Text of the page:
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Palaima: Pre-empted by the war in Iraq
Thomas G. Palaima, REGULAR CONTRIBUTOR
Austin American-Statesman Monday, April 19, 2010
There are many ways we can begin looking at the likely legacy of what we have done through our pre-emptive use of military force in Iraq. We are in an end game achieved through a temporary upscaling of military force combined with making payments to factional leaders not to unleash violence.
This so-called surge of men and money was a temporary measure. It is hard to understand why its success is being taken as predictor of any long-term stability.
There are permanent legacies of the commanders in the field and the political leaders in Washington who sent them forth. These have to do with real soldiers and with contractors in charge of rebuilding the infrastructure in Iraq at great expense.
Recently my colleague, Tarek El-Ariss, a professor in Middle Eastern Studies, turned the attention of our Humanities Institute seminar to a blogger, ‘river’ at Riverbend, a young Iraqi woman who wrote for four years – from Aug. 23, 2003, until Sept. 6, 2007 – from Baghdad. She describes in 2003 the immediate impact of the American invasion: a rapid influx of terrorists and religious extremists who flourish “in times of chaos and disorder.” The repressive measures of the extremists undo the existing western-style tolerant harmonies among “moderate Muslims who simply believe(d) in ‘live and let live’.”
Sunnis and Shi’a, Muslims, Christian and Jews had gotten along with one another. Half the college students and more than 50 percent of the work force were women. The war destroyed that society and took away freedoms from many women, freedoms that have not been restored.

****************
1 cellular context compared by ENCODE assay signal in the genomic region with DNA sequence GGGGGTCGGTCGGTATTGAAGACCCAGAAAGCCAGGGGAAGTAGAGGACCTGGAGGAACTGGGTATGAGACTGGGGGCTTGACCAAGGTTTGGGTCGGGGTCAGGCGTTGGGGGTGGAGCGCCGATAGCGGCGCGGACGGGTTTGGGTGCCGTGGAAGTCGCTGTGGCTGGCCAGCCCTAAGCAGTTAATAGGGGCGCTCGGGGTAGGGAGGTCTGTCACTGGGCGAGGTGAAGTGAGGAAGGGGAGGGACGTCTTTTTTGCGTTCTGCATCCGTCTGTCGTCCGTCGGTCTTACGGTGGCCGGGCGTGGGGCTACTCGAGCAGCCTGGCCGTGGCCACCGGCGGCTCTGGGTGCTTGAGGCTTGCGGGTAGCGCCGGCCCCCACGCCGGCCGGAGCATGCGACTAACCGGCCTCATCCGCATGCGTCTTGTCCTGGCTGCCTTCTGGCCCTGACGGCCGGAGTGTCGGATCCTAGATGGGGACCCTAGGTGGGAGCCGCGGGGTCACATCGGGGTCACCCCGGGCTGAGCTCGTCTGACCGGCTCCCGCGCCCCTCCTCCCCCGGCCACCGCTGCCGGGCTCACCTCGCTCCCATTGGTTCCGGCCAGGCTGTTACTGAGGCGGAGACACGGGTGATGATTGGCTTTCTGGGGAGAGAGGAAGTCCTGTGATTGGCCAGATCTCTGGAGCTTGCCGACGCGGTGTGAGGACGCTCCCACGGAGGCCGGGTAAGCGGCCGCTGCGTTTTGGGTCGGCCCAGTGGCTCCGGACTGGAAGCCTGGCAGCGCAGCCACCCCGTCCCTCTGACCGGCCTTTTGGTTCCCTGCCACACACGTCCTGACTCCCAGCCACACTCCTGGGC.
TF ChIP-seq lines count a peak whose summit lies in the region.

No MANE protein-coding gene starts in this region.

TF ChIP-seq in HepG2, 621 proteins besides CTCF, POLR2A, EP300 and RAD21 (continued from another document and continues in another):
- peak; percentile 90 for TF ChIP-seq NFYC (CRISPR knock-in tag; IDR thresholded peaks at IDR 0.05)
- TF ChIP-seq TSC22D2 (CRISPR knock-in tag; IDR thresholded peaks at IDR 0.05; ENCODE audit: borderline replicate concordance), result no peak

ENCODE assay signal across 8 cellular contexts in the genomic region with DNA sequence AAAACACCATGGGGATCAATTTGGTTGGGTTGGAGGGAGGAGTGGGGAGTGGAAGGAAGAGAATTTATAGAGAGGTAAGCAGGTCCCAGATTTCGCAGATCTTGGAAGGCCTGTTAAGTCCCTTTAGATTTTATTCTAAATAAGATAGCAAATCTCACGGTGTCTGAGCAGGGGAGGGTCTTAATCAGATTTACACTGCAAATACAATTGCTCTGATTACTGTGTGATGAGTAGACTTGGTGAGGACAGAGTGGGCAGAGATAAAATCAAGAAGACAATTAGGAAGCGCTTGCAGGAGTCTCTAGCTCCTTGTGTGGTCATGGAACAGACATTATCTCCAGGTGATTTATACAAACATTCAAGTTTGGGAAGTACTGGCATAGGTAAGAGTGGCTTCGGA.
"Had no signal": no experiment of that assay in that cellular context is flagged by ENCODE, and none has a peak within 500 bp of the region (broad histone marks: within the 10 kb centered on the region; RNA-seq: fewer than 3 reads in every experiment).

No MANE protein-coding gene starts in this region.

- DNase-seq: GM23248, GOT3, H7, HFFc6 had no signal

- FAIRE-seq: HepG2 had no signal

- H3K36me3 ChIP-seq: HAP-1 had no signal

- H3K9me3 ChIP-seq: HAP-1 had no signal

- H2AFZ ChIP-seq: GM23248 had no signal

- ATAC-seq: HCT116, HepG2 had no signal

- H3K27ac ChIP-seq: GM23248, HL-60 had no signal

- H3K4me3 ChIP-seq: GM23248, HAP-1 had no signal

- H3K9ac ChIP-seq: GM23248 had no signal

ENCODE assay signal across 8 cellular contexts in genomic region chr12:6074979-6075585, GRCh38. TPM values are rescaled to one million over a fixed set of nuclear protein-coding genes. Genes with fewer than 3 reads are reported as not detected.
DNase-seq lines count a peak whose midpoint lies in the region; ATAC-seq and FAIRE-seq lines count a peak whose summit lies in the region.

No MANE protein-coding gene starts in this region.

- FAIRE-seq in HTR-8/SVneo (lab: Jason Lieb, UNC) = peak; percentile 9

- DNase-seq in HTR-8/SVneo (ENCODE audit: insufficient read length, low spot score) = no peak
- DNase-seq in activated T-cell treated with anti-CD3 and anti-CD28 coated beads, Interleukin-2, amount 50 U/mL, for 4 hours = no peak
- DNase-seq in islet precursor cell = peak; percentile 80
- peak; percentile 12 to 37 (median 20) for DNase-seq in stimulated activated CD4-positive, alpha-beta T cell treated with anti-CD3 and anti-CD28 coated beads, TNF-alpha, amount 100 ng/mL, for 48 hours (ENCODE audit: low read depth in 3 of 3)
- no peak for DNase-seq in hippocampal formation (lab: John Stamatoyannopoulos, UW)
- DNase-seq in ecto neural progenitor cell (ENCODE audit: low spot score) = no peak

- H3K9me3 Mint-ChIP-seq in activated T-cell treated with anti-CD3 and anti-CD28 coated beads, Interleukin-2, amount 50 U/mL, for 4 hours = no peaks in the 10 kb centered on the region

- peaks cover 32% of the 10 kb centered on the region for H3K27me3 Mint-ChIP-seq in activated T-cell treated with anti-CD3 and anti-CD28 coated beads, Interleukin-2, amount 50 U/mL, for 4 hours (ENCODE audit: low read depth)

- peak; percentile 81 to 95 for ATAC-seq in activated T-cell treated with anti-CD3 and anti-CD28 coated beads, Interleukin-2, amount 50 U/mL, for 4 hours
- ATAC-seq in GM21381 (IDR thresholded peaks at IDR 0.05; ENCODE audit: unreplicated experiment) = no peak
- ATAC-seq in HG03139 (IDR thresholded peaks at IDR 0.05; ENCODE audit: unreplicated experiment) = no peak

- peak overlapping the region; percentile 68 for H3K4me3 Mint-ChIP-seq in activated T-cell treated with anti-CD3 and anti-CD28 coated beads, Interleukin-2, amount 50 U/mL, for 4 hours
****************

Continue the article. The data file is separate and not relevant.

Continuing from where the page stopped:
Then the rebuilding began. Iraq had 130,000 engineers, mostly trained in Germany, Japan, the United States and Britain. They knew how to build good bridges using Iraqi labor and materials quickly and cheaply. They had rebuilt bridges destroyed in Desert Storm. The local cost estimate, generously calculated, for the new Diyala Bridge was $1.2 million. The bid by an American contractor was $50 million.
When her family left for Syria, in September 2007, “the dirty streets, the ruins of buildings and houses, the smoke-filled horizon all helped (her family) realize how fortunate (they) were to have a chance for something safer.” The Iraq they knew was long gone, up in smoke.
At the same seminar meeting we watched Nancy Schiesari’s magnificent documentary “Tattooed Under Fire,” filmed at the River City Tattoo Parlor in Killeen. There soldiers returning from and deploying to Iraq get tattooed and tell their stories to the husband and wife parlor owner-operators.
If you think there is glory in the kind of fighting our men and women did or that they feel they accomplished something noble, listen to them explain why they want a tattoo of the grim reaper as a young child, or of a baby in a blender. See where they are going to put the last four digits of the social security numbers of the buddies killed before their eyes.
One medic speaks of the stress of constantly turning off and on the kill/save switch and of the two fellow medics he saw shot down by snipers while handing out soccer balls to kids. He recalls another soldier who died in his arms after having his legs blown away. That soldier said he wished he had made it home to see his daughter. One soldier who is deploying for the fifth time to Iraq declares a clear truth: “The more times I go over, the more of Iraq comes back with me.”
You’ll notice how young these soldiers are. As Schiesari poignantly remarked, referring to the heinous practice in some areas of the world of using children as young as 11 and 12: “Given how sheltered American kids are from the hard realities of life, these 18-year-old soldiers are our child soldiers.”
Ninety-five percent of current soldiers have tattoos. This is one tattoo parlor in one Texas town at one time. The lasting pain and trauma are palpable. Extrapolate and you have another legacy of our pre-emptive war. It has pre-empted for honorable soldiers like those in Killeen the normal joys and sorrows of being young and open to what life has to offer.
Palaima is a professor of classics at the University of Texas; email@example.com